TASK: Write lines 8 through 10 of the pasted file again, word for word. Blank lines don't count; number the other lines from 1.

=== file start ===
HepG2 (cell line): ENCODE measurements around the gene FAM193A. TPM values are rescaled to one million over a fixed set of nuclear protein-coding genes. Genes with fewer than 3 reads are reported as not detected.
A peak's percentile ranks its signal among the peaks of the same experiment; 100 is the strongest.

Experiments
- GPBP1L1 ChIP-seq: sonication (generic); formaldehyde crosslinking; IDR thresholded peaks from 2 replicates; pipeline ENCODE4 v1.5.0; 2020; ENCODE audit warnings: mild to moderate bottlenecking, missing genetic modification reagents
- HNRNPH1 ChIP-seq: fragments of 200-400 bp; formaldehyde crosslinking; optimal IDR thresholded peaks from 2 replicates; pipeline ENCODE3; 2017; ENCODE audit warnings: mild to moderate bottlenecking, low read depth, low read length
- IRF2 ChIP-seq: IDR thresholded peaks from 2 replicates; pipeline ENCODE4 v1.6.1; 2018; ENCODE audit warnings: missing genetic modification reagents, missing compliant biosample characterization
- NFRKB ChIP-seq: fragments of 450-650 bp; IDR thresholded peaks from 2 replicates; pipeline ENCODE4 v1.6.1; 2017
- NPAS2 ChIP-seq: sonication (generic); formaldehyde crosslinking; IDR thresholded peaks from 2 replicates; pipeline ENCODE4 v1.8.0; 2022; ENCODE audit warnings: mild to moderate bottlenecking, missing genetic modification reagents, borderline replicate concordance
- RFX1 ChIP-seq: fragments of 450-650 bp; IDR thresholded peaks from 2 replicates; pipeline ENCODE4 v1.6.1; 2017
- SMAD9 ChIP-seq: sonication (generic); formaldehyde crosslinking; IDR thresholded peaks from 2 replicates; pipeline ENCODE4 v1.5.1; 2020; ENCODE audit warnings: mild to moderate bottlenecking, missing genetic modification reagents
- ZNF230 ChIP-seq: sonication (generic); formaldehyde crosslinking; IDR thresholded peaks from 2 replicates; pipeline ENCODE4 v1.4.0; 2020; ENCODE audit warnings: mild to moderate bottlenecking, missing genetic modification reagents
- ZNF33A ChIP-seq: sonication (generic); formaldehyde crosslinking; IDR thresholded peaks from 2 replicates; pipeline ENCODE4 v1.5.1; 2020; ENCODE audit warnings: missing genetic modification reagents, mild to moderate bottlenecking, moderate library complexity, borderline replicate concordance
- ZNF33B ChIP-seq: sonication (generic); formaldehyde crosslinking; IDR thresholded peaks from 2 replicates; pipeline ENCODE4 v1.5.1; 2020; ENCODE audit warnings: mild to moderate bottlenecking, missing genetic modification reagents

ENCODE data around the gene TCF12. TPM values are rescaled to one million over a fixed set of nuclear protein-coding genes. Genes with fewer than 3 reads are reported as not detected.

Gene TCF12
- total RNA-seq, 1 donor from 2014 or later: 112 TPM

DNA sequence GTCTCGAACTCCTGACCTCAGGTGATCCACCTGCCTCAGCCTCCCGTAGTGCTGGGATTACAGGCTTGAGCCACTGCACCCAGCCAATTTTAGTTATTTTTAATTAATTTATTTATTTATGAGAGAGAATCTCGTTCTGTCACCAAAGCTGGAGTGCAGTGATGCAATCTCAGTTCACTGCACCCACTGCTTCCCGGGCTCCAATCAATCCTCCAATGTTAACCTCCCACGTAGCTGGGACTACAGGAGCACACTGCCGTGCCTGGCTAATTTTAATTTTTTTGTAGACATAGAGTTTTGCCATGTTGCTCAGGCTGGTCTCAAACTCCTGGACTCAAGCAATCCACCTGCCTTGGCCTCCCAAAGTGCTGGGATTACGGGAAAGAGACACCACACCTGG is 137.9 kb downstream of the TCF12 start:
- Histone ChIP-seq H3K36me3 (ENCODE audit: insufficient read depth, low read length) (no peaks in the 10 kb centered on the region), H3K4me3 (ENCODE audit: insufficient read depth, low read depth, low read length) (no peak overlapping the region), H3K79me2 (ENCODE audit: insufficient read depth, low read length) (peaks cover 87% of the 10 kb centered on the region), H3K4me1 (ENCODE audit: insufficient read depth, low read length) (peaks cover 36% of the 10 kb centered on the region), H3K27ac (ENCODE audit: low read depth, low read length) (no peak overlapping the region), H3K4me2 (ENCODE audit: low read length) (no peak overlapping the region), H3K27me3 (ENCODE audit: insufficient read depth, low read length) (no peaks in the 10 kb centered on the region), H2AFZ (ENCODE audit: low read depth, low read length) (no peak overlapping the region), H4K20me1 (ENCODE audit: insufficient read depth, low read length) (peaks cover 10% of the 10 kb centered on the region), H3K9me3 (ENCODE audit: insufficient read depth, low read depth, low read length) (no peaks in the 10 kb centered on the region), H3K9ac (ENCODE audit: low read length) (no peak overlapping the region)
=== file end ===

- NPAS2 ChIP-seq: sonication (generic); formaldehyde crosslinking; IDR thresholded peaks from 2 replicates; pipeline ENCODE4 v1.8.0; 2022; ENCODE audit warnings: mild to moderate bottlenecking, missing genetic modification reagents, borderline replicate concordance
- RFX1 ChIP-seq: fragments of 450-650 bp; IDR thresholded peaks from 2 replicates; pipeline ENCODE4 v1.6.1; 2017
- SMAD9 ChIP-seq: sonication (generic); formaldehyde crosslinking; IDR thresholded peaks from 2 replicates; pipeline ENCODE4 v1.5.1; 2020; ENCODE audit warnings: mild to moderate bottlenecking, missing genetic modification reagents